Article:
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dc.contributor.authorRanaldi, Melinda Marie
dc.contributor.authorGagnon, Marthe Monique
dc.identifier.citationRanaldi, Melinda Marie and Gagnon, Marthe Monique. 2010. Trace metal incorporation in otoliths of pink snapper (Pagrus auratus) as an environmental monitor. Comparative Biochemistry and Physiology Part C: Toxicology and Pharmacology. 152 (3): pp. 248-255.

Otolith metal concentrations may be related to the environmental exposure history of fish to contamination. Otoliths of pink snapper (Pagrus auratus) collected from the marine basin of Cockburn Sound and offshore near Rottnest Island were analysed by laser ablation inductively coupled plasma mass spectrometry (LA–ICP–MS) to measure the concentrations of 11 trace metals. The following metals were investigated using their respective isotopes: aluminum (27Al), calcium (44Ca), manganese (55Mn), iron (57Fe), copper (65Cu), zinc (66Zn), strontium (88Sr), cadmium (111Cd), barium (138Ba), mercury (202Hg) and lead (208Pb). Significant differences in otolith metal concentrations were found between the sampling locations for Zn, Cd and Pb. These metals were significantly higher in the otolith edges of the pink snapper captured from the extensive industrial area bordering Cockburn Sound. Life history transects of Zn, Cd and Pb within otoliths of pink snapper sampled from Cockburn Sound typically showed temporal trends that may correspond to the movement of this fish species in and out of this contaminated area during the yearly spawning season.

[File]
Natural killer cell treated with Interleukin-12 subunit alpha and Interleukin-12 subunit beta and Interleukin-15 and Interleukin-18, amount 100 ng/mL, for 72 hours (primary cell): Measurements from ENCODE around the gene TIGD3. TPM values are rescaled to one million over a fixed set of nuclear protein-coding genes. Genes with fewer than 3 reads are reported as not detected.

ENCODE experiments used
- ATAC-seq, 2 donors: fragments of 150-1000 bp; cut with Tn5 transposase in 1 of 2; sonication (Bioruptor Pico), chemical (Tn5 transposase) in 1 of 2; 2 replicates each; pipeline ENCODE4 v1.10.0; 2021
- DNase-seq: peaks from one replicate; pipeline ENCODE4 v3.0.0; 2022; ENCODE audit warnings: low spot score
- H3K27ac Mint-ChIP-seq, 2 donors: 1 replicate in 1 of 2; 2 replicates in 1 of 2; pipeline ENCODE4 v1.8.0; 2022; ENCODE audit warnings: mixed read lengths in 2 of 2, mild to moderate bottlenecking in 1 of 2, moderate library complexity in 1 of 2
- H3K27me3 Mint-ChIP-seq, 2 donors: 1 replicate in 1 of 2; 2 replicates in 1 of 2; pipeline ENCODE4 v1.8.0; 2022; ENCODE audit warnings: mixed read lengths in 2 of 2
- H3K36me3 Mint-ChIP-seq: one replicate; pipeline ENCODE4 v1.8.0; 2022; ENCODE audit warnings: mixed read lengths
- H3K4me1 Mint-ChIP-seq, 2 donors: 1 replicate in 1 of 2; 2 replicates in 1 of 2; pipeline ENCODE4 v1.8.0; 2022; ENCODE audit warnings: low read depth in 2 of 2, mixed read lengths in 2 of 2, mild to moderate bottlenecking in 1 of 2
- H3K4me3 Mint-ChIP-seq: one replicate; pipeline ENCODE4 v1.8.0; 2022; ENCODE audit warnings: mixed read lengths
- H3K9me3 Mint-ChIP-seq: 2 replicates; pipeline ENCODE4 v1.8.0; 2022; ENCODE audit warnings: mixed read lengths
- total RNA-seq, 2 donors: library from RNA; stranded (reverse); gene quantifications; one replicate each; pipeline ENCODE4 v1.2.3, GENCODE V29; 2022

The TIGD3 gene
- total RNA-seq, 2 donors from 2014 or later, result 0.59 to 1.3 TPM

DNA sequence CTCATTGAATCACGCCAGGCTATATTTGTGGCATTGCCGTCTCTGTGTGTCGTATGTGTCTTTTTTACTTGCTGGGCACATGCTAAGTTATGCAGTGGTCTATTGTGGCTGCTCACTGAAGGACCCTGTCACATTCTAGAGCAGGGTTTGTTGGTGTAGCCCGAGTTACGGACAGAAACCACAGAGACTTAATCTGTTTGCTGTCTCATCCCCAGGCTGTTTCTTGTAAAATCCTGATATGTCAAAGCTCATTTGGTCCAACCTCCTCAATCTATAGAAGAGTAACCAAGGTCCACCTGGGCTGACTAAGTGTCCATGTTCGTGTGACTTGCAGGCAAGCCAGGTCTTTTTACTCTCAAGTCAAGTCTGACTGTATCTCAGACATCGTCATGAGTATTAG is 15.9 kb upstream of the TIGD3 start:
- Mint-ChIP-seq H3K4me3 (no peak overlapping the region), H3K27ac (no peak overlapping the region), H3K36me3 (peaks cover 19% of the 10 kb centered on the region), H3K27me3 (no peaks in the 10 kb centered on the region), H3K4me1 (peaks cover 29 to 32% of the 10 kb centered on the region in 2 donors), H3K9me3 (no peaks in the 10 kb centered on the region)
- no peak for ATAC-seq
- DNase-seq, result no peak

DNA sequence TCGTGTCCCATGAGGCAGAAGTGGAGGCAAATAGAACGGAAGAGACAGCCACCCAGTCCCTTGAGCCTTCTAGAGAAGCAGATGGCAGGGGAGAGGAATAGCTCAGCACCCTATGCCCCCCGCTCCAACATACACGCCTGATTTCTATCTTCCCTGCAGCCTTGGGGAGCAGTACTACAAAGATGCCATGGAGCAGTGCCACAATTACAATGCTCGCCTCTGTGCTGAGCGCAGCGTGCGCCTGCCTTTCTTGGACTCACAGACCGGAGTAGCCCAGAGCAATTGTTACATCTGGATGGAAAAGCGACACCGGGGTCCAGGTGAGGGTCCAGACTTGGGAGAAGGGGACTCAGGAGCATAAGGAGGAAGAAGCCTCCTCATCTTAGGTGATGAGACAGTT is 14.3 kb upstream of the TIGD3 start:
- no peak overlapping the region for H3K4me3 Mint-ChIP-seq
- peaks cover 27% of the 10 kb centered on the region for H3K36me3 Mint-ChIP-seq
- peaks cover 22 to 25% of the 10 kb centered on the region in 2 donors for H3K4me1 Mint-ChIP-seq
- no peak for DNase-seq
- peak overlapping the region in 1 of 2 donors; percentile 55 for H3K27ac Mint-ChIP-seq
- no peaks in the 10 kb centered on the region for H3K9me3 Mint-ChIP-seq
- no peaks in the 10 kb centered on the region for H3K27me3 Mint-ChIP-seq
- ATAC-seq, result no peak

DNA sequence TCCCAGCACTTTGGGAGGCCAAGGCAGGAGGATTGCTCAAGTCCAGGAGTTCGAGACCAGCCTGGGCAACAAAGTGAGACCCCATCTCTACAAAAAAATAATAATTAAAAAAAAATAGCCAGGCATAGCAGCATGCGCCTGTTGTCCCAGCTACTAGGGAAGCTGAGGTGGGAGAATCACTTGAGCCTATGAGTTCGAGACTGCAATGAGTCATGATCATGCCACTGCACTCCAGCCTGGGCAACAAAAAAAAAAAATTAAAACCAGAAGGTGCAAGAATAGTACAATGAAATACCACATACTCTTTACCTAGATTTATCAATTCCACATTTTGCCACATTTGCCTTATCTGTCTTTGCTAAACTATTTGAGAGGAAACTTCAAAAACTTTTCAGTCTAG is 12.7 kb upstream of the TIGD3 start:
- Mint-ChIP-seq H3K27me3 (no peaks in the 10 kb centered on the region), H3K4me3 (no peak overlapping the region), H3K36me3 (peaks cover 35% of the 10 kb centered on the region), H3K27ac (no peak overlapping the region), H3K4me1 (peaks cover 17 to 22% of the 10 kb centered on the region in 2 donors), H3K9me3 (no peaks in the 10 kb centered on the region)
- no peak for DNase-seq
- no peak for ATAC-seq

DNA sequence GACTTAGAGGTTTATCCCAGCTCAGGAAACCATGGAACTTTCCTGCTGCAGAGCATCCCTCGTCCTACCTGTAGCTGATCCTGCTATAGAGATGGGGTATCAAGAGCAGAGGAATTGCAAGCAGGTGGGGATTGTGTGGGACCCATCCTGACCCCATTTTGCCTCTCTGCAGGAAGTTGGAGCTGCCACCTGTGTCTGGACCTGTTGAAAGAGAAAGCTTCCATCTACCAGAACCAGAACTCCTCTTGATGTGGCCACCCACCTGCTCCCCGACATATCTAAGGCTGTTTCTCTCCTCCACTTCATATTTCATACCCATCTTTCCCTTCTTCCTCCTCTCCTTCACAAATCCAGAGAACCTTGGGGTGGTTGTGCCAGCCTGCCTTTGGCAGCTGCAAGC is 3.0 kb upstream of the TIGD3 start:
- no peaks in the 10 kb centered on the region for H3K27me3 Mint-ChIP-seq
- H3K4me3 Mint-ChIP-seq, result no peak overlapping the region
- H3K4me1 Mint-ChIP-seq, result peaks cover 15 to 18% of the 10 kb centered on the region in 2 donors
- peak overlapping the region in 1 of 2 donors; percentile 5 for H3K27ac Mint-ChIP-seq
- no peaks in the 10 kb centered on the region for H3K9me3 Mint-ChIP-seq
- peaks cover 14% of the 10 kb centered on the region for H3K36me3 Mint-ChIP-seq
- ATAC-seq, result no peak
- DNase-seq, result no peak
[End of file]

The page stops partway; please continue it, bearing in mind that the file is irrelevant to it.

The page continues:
dc.publisherElsevier Inc.
dc.subjectPink snapper
dc.titleTrace metal incorporation in otoliths of pink snapper (Pagrus auratus) as an environmental monitor
dc.typeJournal Article
dcterms.source.titleComparative Biochemistry and Physiology Part C Toxicology and Pharmacology

NOTICE: this is the author’s version of a work that was accepted for publication in Comparative Biochemistry and Physiology Part C: Toxicology & Pharmacology. Changes resulting from the publishing process, such as peer review, editing, corrections, structural formatting, and other quality control mechanisms may not be reflected in this document. Changes may have been made to this work since it was submitted for publication. A definitive version was subsequently published in Comparative Biochemistry and Physiology Part C: Toxicology & Pharmacology [152, 3, 2010] DOI 10.1016/j.cbpc.2010.04.012

curtin.departmentDepartment of Environmental Biology
curtin.accessStatusOpen access

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